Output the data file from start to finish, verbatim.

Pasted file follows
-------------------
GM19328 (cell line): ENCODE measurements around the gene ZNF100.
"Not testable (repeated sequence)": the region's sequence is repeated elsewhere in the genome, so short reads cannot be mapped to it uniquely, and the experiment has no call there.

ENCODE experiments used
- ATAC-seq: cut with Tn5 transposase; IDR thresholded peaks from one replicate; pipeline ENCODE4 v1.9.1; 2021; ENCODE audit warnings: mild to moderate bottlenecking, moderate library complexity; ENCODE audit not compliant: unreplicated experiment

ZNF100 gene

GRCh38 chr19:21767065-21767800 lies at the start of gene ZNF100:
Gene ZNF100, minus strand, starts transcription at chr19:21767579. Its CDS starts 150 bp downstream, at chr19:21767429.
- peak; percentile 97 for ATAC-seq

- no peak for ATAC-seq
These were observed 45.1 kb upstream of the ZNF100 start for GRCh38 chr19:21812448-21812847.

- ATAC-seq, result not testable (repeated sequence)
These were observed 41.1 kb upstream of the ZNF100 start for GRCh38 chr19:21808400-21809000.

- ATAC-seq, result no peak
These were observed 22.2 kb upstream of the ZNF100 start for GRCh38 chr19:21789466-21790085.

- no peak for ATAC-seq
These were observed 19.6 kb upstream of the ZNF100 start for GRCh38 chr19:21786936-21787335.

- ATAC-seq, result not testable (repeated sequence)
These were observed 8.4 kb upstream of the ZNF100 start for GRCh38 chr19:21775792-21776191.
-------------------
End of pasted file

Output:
GM19328 (cell line): ENCODE measurements around the gene ZNF100.
"Not testable (repeated sequence)": the region's sequence is repeated elsewhere in the genome, so short reads cannot be mapped to it uniquely, and the experiment has no call there.

ENCODE experiments used
- ATAC-seq: cut with Tn5 transposase; IDR thresholded peaks from one replicate; pipeline ENCODE4 v1.9.1; 2021; ENCODE audit warnings: mild to moderate bottlenecking, moderate library complexity; ENCODE audit not compliant: unreplicated experiment

ZNF100 gene

GRCh38 chr19:21767065-21767800 lies at the start of gene ZNF100:
Gene ZNF100, minus strand, starts transcription at chr19:21767579. Its CDS starts 150 bp downstream, at chr19:21767429.
- peak; percentile 97 for ATAC-seq

- no peak for ATAC-seq
These were observed 45.1 kb upstream of the ZNF100 start for GRCh38 chr19:21812448-21812847.

- ATAC-seq, result not testable (repeated sequence)
These were observed 41.1 kb upstream of the ZNF100 start for GRCh38 chr19:21808400-21809000.

- ATAC-seq, result no peak
These were observed 22.2 kb upstream of the ZNF100 start for GRCh38 chr19:21789466-21790085.

- no peak for ATAC-seq
These were observed 19.6 kb upstream of the ZNF100 start for GRCh38 chr19:21786936-21787335.

- ATAC-seq, result not testable (repeated sequence)
These were observed 8.4 kb upstream of the ZNF100 start for GRCh38 chr19:21775792-21776191.